Anti-computer tactics

Anti-computer tactics are methods used by humans to try to beat computer opponents at various games, especially in board games such as chess and Arimaa. It often involves playing conservatively for a long-term advantage that the computer is unable to find in its game tree search. This will frequently involve selecting moves that appear sub-optimal in the short term in order to exploit known weaknesses in the way computer players evaluate positions.

In human–computer chess matchesEdit

One example of the use of anti-computer tactics was Brains in Bahrain, an eight-game chess match between human chess grandmaster, and then World Champion, Vladimir Kramnik and the computer program Deep Fritz 7, held in October 2002. The match ended in a tie 4-4, with two wins for each participant and four draws, worth half a point each.[1]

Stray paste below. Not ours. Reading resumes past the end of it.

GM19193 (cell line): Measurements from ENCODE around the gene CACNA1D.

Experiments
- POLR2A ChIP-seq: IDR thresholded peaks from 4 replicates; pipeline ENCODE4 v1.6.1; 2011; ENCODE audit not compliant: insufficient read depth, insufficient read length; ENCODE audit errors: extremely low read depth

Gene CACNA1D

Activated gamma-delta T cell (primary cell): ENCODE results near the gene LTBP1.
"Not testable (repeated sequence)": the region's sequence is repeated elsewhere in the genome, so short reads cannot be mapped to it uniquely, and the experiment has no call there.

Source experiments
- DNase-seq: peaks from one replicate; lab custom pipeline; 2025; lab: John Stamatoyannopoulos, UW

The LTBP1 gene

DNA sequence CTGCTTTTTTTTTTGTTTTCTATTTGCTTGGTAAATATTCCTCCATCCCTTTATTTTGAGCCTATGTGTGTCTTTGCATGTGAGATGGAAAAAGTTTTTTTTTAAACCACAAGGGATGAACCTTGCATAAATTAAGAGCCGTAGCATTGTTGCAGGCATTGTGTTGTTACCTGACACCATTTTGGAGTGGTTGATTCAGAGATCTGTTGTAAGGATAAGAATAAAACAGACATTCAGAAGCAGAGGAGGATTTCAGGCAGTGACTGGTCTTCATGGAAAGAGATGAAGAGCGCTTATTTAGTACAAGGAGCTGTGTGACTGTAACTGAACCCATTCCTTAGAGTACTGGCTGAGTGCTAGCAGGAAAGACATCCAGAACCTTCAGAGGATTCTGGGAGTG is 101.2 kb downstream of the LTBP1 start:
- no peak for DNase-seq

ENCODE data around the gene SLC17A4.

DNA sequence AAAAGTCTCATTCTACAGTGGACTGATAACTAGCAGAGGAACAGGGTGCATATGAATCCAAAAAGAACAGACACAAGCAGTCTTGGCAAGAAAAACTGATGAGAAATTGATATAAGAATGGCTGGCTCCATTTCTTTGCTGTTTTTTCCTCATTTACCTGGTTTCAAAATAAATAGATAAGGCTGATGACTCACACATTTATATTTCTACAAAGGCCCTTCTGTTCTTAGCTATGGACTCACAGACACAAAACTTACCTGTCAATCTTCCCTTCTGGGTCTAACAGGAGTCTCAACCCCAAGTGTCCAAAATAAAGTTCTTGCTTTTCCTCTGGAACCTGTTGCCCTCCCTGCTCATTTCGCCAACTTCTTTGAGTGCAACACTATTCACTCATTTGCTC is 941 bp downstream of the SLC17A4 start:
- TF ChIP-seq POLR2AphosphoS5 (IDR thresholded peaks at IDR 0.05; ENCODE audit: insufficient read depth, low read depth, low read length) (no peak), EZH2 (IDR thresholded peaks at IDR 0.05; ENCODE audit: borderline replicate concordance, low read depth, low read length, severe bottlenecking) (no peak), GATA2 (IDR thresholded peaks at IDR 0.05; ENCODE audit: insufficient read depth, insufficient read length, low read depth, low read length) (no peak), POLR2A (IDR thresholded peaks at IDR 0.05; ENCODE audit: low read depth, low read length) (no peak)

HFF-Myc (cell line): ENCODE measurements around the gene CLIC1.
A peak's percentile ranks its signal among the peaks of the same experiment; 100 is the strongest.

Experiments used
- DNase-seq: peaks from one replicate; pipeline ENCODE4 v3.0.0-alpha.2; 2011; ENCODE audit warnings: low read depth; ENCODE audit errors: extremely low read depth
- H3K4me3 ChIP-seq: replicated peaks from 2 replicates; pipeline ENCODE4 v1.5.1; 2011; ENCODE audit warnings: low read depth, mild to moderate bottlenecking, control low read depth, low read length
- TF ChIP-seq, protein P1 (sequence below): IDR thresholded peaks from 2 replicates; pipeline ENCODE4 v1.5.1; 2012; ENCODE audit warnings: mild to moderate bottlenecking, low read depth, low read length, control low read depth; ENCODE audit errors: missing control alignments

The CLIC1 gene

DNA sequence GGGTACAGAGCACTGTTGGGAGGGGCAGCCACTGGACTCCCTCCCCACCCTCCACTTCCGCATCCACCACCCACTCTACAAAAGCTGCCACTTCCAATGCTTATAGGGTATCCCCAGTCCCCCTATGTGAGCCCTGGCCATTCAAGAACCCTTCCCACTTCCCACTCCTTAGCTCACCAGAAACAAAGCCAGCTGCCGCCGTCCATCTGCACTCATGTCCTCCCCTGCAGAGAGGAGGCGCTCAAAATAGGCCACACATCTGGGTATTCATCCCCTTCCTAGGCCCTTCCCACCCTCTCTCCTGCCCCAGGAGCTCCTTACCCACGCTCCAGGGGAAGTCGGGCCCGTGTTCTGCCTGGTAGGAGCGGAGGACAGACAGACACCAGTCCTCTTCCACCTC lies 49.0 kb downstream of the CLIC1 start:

In the 1997 Deep Blue versus Garry Kasparov match, Kasparov played an anti-computer tactic move at the start of the game to get Deep Blue out of its opening book.[2] Kasparov chose the unusual Mieses Opening and thought that the computer would play the opening poorly if it had to play itself (that is, rely on its own skills) rather than use its opening book.[3] Kasparov played similar anti-computer openings in the other games of the match but the tactic backfired.[4]

Anti-computer chess gamesEdit

See alsoEdit


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